hehehe, CFL 3, Melnyk 1


The city will not be able to draw from federal funds designated for public recreational facilities in order to get a stadium built. Any funding the city designates for a football / soccer stadiumwould have to come out of the amount designated for general public works, and so must compete against public transit, etc.

Advantage: Jeff Hunt & co.

Lansdowne Park in it's current state costs the city millions per year. A choice to support Lansdowne would mean the city could use turn those annualized payments into a loan, and put that bulk amount toward the stadium renovation. There would thus be less of a need to dip into the public works funds.

If they go with Melnyk's idea, the city would need to take all public funding out that fund, leaving less for other public works projects. Furthermore, they'd still be stuck paying millions of dollars for the empty shell of Frank Clair stadim in the middle of a parking lot.

On to the article:

No big pot of money for a new stadium, councillors told

[url=http://www.ottawacitizen.com/Sports/money+stadium+councillors+told/1324330/story.html]http://www.ottawacitizen.com/Sports/mon ... story.html[/url]

By Patrick Dare , The Ottawa Citizen
February 24, 2009

[i]OTTAWA — Any sports stadium project in Ottawa may have to compete against other municipal projects such as public transit for funding from the federal government, the city’s manager said Tuesday.

Kent Kirkpatrick told councillors that, contrary to what was initially believed, there’s no separate pot of money for large recreation projects such as building a professional sports stadium, whose price tag would easily top $100 million.

The federal government has a $500-million fund for municipal recreation facilities but it’s aimed at smaller projects, such as paying for a new arena ice surface.

Kirkpatrick said that he is working hard to get clarity from the federal government and get instructions on how to apply for financial assistance from other pots of funds. But he said it appears that any sports stadium project would be tossed in with the many other projects municipalities ask for help on, such as transit, road building, bridges and community centres.

Councillor Peter Hume, chairman of city council’s planning and environment committee, said he was surprised and disappointed by the news. He said it was “not a winning proposal? to tell citizens of Ottawa that they have to choose between building a new sports stadium and proceeding with the city’s new transit plan.

“This is a significant twist,? said Hume.

The planning committee was receiving an $81,000 report by the Corporate Research Group on the whole question of whether and where to build a new stadium. That report identifies 23 possible locations for a new stadium.

The city already has two unsolicited proposals from business groups for stadium projects. The group of developers behind one called "Lansdowne Live!" wants to redevelop the city’s 40-acre Lansdowne Park. Ottawa Senators owner Eugene Melnyk wants to see a stadium for Major League Soccer built beside Scotiabank Place, as part of a major package of retail, office and residential building in Kanata.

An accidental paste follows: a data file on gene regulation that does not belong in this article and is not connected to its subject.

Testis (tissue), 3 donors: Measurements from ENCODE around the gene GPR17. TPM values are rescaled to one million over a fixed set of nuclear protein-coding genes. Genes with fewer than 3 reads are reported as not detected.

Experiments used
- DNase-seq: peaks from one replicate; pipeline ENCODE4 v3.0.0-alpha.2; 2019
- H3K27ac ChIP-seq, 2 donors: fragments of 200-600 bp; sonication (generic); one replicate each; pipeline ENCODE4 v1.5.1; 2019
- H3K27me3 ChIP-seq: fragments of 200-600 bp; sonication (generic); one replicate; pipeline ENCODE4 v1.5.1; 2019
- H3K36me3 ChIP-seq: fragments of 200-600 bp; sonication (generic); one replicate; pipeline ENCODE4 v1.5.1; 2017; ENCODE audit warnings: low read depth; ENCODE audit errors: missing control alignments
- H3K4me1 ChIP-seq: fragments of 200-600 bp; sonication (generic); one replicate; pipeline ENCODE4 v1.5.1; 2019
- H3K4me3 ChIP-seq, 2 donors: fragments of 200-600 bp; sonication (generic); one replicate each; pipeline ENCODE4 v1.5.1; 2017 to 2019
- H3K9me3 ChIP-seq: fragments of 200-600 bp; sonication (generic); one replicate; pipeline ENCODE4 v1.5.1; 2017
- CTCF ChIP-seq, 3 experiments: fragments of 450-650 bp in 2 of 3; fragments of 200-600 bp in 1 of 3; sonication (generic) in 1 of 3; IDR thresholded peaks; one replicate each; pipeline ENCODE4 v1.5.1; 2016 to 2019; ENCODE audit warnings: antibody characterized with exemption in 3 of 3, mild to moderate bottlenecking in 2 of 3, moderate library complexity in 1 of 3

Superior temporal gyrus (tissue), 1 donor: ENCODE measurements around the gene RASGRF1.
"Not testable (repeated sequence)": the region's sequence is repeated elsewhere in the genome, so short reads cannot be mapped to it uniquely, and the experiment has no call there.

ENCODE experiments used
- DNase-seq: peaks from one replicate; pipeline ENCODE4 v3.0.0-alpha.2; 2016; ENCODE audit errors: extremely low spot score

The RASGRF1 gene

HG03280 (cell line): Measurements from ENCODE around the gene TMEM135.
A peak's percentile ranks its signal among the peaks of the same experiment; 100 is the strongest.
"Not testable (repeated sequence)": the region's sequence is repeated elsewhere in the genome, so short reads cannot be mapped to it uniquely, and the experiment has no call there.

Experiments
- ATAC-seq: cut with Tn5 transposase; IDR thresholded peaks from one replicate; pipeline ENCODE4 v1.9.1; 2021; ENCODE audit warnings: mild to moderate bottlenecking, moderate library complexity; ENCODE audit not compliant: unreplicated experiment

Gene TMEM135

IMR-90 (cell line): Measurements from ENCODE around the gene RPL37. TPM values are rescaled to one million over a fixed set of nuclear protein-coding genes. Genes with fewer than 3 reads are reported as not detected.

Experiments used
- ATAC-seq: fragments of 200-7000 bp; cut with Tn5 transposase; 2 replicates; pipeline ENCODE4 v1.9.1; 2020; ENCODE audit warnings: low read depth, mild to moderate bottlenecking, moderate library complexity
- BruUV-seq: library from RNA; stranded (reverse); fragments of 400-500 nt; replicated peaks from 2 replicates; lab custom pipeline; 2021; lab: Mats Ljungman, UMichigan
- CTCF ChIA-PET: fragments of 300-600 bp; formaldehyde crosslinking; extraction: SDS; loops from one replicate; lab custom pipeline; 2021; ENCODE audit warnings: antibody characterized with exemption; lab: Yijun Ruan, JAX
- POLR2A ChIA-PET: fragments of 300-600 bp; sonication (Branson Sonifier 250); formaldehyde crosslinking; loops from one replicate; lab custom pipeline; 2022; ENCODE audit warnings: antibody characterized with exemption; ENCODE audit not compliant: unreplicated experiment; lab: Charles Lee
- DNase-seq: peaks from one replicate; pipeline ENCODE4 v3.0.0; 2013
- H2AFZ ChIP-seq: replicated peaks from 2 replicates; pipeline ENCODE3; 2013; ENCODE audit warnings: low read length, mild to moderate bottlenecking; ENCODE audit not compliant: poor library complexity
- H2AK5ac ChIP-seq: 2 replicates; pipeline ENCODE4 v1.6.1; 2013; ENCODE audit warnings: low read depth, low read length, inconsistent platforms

The Melnyk proposal is for the three levels of government to build the soccer stadium. The Lansdowne Live proposal does not require federal government funding but many city councillors believe the project can never proceed without help from the province and the federal government.

© Copyright (c) The Ottawa Citizen[/i]

We have a transit plan?

Seriously, what a crock. This City Council cannot come to terms with a solid transit plan. By the time they do actually come to grips with what they want in a transit system, federal funding will be available for that project. Let’s concentrate on the here and now - building a new Frank Clair Stadium at Lansdowne Park.

Transit is such a joke in this city. With the recent strike, it will take years for the ridership to build its numbers back up to a level where we would actually need a mass transit rail line.

I don't get it. One proposal NEEDS all three levels of government to build their stadium. The other, it's just assumed that the project will eventually need help. One has Melnyk asking for public money, the other has Hunt saying he'll do what he can to take care of it himself. How is there even a comparison?!? How could city council think, "Stadium A will definitely cost us a lot of money, whereas Stadium B might cost us a little bit of money. Let's go with Stadium A." ...

Jeff Hunt was on CFRA radio at noon today "the Lunch bunch" show. He said that right now Landsdowne is costing the city $4 Million a year in maintenance.
His proposal will see the city making $2 to $2.5 Million a year in revenue form the retail/commercial proposal alone. The total revenue for the city over the 30 year lease would be $100 million!!
Lets get on with this thing.

Interesting mike. I wonder if this is actually a bit too simple for people to digest :wink: , sometimes people want complexity and analysis after analysis to say, ok, it'll work to make them feel they are ones making it happen. :wink:

It comes down to the fact that city politicians just don't want to see the Private sector taking over and running a site that has always been run by the city. Even if its proven that this private consortium could make millions for the city the local politicians don't want to lose control and would rather lose $4million a year.